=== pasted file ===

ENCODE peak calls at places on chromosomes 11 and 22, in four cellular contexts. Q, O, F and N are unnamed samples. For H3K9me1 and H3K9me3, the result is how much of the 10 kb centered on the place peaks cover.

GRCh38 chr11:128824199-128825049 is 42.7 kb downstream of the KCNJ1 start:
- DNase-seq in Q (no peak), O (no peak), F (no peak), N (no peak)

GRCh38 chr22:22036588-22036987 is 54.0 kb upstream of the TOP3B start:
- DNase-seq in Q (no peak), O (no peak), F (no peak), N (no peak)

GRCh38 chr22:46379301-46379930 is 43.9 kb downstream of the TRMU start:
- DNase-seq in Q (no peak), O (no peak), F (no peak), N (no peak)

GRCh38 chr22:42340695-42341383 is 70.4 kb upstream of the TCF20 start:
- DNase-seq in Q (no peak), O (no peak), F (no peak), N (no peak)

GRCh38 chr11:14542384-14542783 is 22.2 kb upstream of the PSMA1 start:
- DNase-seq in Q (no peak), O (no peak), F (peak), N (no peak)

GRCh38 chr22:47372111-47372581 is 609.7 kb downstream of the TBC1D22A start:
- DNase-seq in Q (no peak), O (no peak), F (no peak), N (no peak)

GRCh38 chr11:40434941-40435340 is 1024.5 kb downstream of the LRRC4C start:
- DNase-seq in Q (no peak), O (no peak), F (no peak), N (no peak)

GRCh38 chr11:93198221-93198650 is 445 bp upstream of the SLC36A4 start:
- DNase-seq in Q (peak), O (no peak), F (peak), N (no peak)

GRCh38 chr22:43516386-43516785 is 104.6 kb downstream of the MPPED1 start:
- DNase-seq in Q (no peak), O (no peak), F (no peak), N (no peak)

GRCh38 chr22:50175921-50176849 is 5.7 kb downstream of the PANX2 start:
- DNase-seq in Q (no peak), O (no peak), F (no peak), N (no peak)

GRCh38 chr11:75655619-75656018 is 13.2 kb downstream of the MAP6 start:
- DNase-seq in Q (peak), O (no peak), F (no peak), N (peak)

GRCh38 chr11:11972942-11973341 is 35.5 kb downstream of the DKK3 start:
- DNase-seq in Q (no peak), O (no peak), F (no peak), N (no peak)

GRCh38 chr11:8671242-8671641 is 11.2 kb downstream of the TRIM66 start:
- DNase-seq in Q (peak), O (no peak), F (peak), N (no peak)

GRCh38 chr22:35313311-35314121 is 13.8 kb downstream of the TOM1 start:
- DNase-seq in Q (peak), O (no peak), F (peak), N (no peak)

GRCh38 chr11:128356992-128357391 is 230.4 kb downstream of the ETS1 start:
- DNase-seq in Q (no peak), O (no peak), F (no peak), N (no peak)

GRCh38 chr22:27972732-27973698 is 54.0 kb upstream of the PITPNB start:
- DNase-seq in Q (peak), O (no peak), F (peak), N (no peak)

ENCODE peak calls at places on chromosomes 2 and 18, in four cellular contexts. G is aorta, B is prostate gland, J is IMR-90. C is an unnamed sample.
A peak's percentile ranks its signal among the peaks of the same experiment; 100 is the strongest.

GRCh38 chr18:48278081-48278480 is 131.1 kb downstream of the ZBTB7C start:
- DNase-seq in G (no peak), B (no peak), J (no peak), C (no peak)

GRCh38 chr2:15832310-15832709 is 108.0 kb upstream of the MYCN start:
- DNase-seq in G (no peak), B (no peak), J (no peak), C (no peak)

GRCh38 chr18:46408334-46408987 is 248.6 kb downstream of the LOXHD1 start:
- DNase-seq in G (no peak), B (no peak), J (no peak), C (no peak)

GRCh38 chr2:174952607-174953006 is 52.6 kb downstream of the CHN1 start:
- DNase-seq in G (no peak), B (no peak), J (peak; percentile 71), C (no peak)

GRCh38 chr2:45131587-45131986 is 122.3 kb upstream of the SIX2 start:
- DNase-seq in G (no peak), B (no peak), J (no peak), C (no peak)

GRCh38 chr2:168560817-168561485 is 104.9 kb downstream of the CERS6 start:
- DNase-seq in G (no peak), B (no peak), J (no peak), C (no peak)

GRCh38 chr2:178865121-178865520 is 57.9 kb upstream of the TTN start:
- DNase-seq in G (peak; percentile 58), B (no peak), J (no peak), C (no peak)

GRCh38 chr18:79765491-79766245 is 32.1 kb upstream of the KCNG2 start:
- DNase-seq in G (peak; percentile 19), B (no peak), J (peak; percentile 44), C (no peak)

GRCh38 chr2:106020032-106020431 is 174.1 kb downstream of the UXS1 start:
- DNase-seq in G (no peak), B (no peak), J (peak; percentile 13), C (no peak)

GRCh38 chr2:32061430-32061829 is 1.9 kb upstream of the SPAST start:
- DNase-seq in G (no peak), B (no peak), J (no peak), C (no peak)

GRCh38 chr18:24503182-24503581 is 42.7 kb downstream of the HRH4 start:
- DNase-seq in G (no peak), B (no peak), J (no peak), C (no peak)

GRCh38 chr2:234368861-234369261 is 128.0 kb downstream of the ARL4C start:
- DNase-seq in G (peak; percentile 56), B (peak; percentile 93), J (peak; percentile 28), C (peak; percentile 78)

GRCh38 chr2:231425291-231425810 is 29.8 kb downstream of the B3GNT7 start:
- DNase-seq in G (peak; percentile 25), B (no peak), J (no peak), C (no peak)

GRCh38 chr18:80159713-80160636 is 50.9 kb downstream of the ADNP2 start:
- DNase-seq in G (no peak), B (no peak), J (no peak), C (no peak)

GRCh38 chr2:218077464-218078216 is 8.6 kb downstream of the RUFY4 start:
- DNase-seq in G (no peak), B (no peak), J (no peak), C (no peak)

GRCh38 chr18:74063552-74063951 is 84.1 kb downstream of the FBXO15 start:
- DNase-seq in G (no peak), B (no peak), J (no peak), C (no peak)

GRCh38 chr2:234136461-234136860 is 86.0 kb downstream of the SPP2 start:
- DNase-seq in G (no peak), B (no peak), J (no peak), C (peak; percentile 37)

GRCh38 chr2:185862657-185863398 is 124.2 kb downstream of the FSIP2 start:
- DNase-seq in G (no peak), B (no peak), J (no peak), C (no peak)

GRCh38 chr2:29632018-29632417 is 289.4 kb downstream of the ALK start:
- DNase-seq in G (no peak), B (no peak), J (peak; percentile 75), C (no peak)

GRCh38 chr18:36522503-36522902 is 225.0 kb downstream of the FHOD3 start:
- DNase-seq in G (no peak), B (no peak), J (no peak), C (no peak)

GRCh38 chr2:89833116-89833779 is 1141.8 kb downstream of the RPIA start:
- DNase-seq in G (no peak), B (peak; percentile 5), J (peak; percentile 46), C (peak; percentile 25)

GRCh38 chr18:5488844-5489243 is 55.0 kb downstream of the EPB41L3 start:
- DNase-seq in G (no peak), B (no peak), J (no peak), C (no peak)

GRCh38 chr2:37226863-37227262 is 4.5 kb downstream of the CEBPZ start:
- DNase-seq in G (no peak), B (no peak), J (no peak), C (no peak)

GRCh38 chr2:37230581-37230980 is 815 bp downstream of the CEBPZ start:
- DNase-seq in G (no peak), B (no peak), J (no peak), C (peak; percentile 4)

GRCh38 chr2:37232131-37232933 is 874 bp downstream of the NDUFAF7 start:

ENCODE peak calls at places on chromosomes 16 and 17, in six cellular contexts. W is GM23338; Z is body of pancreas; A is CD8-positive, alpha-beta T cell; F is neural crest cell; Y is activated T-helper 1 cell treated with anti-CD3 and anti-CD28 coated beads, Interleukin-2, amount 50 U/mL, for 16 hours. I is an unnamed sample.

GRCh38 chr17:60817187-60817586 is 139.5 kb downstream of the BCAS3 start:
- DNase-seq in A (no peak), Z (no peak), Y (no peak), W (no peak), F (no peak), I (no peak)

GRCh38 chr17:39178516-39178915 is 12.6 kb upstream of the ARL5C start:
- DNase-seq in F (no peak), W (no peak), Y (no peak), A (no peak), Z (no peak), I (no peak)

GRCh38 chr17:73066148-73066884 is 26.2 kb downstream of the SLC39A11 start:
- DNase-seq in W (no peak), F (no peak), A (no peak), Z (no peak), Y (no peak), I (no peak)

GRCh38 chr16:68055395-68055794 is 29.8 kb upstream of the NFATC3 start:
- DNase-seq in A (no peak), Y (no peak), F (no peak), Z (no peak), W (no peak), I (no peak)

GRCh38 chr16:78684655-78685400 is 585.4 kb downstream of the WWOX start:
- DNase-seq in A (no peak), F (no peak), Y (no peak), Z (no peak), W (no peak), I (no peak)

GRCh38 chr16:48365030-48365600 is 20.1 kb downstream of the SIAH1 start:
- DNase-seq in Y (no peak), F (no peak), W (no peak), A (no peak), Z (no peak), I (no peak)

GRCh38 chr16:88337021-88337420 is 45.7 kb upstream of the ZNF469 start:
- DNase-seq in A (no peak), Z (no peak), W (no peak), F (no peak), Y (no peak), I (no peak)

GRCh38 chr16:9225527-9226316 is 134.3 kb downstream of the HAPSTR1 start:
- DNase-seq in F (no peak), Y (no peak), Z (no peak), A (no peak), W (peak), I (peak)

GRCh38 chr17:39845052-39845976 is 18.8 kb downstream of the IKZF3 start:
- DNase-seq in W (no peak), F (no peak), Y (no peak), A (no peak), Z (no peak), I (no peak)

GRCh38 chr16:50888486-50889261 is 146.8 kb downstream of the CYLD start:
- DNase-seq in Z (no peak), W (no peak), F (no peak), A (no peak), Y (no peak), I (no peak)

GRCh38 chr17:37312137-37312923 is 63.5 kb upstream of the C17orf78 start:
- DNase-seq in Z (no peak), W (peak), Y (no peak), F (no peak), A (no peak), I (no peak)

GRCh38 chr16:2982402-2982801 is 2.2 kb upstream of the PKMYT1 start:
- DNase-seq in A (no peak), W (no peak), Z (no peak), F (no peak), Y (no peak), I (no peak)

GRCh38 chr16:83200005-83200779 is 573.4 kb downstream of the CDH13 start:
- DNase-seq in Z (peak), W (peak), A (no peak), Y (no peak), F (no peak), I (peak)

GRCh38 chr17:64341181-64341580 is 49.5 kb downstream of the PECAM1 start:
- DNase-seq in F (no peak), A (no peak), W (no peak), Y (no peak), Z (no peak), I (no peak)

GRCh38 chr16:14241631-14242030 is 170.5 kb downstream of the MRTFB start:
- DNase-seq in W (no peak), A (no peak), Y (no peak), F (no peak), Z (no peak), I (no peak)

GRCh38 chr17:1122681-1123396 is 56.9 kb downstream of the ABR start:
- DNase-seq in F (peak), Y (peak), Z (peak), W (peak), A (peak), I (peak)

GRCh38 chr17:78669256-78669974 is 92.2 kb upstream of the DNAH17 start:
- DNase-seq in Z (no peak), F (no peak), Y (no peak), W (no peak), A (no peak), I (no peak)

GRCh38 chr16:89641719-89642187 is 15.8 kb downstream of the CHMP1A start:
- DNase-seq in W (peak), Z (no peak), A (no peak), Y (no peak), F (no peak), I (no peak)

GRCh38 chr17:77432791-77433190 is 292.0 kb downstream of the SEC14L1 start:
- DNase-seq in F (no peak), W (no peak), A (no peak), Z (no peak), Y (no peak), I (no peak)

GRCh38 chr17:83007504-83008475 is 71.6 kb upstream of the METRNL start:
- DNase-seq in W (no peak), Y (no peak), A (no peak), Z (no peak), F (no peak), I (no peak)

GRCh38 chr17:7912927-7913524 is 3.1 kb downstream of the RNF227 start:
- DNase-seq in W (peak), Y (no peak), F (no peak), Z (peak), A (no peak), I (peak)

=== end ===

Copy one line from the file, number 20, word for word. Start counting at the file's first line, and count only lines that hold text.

GRCh38 chr22:50175921-50176849 is 5.7 kb downstream of the PANX2 start: